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Importance of casein micelle size and milk composition for milk gelation.

Glantz, Maria LU ; Devold, T G; Vegarud, G E; Lindmark Månsson, H; Stålhammar, H and Paulsson, Marie LU (2010) In Journal of Dairy Science 93(4). p.1444-1451
Abstract
The economic output of the dairy industry is to a great extent dependent on the processing of milk into other milk-based products such as cheese. The yield and quality of cheese are dependent on both the composition and technological properties of milk. The objective of this study was to evaluate the importance and effects of casein (CN) micelle size and milk composition on milk gelation characteristics in order to evaluate the possibilities for enhancing gelation properties through breeding. Milk was collected on 4 sampling occasions at the farm level in winter and summer from dairy cows with high genetic merit, classified as elite dairy cows, of the Swedish Red and Swedish Holstein breeds. Comparisons were made with milk from a Swedish... (More)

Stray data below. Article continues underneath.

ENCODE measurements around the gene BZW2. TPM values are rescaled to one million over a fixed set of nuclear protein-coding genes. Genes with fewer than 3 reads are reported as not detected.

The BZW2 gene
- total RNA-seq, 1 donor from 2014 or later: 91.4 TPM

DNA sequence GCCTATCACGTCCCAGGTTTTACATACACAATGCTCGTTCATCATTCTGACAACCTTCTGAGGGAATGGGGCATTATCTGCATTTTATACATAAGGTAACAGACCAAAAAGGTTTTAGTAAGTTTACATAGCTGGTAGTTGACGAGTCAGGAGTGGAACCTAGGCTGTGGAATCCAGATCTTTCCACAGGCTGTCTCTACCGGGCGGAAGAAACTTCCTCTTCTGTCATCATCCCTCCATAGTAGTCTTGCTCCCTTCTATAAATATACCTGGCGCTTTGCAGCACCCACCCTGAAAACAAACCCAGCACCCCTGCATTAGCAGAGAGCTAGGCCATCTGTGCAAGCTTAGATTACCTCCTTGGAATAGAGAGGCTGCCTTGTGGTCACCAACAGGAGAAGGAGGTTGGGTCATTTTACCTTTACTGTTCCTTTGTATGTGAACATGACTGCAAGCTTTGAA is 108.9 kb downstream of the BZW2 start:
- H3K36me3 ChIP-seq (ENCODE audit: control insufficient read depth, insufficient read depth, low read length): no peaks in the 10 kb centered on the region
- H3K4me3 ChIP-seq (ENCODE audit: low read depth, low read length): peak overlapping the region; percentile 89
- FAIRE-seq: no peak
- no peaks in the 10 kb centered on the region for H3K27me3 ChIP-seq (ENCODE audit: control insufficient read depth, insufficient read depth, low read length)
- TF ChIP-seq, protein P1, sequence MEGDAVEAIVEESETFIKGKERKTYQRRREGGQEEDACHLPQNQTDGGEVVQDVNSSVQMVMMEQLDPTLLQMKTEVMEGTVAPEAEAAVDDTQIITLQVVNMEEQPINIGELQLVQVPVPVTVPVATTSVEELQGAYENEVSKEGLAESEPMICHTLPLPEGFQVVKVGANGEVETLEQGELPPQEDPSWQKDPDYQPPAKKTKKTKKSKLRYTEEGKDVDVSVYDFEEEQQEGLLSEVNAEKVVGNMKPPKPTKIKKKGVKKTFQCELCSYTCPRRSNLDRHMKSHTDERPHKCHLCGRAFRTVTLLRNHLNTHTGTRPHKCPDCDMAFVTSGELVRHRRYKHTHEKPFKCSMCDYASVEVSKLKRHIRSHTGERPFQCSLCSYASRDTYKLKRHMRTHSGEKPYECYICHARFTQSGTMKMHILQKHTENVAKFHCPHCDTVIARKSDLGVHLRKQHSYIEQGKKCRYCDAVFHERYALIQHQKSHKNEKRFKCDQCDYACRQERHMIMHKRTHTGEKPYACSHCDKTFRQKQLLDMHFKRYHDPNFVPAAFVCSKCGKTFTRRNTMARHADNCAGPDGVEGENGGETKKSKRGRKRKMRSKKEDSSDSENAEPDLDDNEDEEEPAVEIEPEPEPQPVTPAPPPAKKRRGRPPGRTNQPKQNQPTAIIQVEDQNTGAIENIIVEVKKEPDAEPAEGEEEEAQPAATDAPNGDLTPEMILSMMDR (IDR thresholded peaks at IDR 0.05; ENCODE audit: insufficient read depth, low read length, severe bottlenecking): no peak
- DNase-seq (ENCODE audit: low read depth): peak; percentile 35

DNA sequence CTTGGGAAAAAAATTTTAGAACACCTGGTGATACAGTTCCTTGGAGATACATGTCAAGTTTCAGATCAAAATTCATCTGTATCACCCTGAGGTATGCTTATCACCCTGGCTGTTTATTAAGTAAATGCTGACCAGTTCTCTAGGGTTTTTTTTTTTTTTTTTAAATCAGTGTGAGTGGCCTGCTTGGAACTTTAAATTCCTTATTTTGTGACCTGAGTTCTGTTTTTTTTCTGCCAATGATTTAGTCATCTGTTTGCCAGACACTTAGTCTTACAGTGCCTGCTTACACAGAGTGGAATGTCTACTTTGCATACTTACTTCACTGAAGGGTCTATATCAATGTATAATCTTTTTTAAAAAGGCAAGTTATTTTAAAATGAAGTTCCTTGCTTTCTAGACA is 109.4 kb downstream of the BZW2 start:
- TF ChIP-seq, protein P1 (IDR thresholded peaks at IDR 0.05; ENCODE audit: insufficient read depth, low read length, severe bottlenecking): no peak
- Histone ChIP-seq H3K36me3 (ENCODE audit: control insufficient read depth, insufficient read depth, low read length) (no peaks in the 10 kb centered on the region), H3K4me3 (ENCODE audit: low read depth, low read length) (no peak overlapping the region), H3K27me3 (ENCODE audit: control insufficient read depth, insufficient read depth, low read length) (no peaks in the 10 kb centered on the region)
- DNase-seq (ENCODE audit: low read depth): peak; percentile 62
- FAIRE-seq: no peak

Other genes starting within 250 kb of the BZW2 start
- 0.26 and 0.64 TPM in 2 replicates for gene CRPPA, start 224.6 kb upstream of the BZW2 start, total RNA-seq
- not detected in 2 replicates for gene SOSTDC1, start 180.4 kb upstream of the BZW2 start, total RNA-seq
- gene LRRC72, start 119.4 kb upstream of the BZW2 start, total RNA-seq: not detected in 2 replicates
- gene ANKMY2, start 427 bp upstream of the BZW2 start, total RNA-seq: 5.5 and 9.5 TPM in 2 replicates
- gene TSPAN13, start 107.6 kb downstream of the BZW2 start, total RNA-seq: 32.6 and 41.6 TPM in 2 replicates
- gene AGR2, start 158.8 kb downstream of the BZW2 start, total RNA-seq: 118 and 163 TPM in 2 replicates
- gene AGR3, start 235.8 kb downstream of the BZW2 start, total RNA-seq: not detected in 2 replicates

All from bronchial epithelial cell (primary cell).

The economic output of the dairy industry is to a great extent dependent on the processing of milk into other milk-based products such as cheese. The yield and quality of cheese are dependent on both the composition and technological properties of milk. The objective of this study was to evaluate the importance and effects of casein (CN) micelle size and milk composition on milk gelation characteristics in order to evaluate the possibilities for enhancing gelation properties through breeding. Milk was collected on 4 sampling occasions at the farm level in winter and summer from dairy cows with high genetic merit, classified as elite dairy cows, of the Swedish Red and Swedish Holstein breeds. Comparisons were made with milk from a Swedish Red herd, a Swedish Holstein herd, and a Swedish dairy processor. Properties of CN micelles, such as their native and rennet-induced CN micelle size and their zeta-potential, were analyzed by photon correlation spectroscopy, and rennet-induced gelation characteristics, including gel strength, gelation time, and frequency sweeps, were determined. Milk parameters of the protein, lipid, and carbohydrate profiles as well as minerals were used to obtain correlations with native CN micelle size and gelation characteristics. Milk pH and protein, CN, and lactose contents were found to affect milk gelation. Smaller native CN micelles were shown to form stronger gels when poorly coagulating milk was excluded from the correlation analysis. In addition, milk pH correlated positively, whereas Mg and K correlated negatively with native CN micellar size. The milk from the elite dairy cows was shown to have good gelation characteristics. Furthermore, genetic progress in relation to CN micelle size was found for these cows as a correlated response to selection for the Swedish breeding objective if optimizing for milk gelation characteristics. The results indicate that selection for smaller native CN micelles and lower milk pH through breeding would enhance gelation properties and may thus improve the initial step in the processing of cheese. (Less)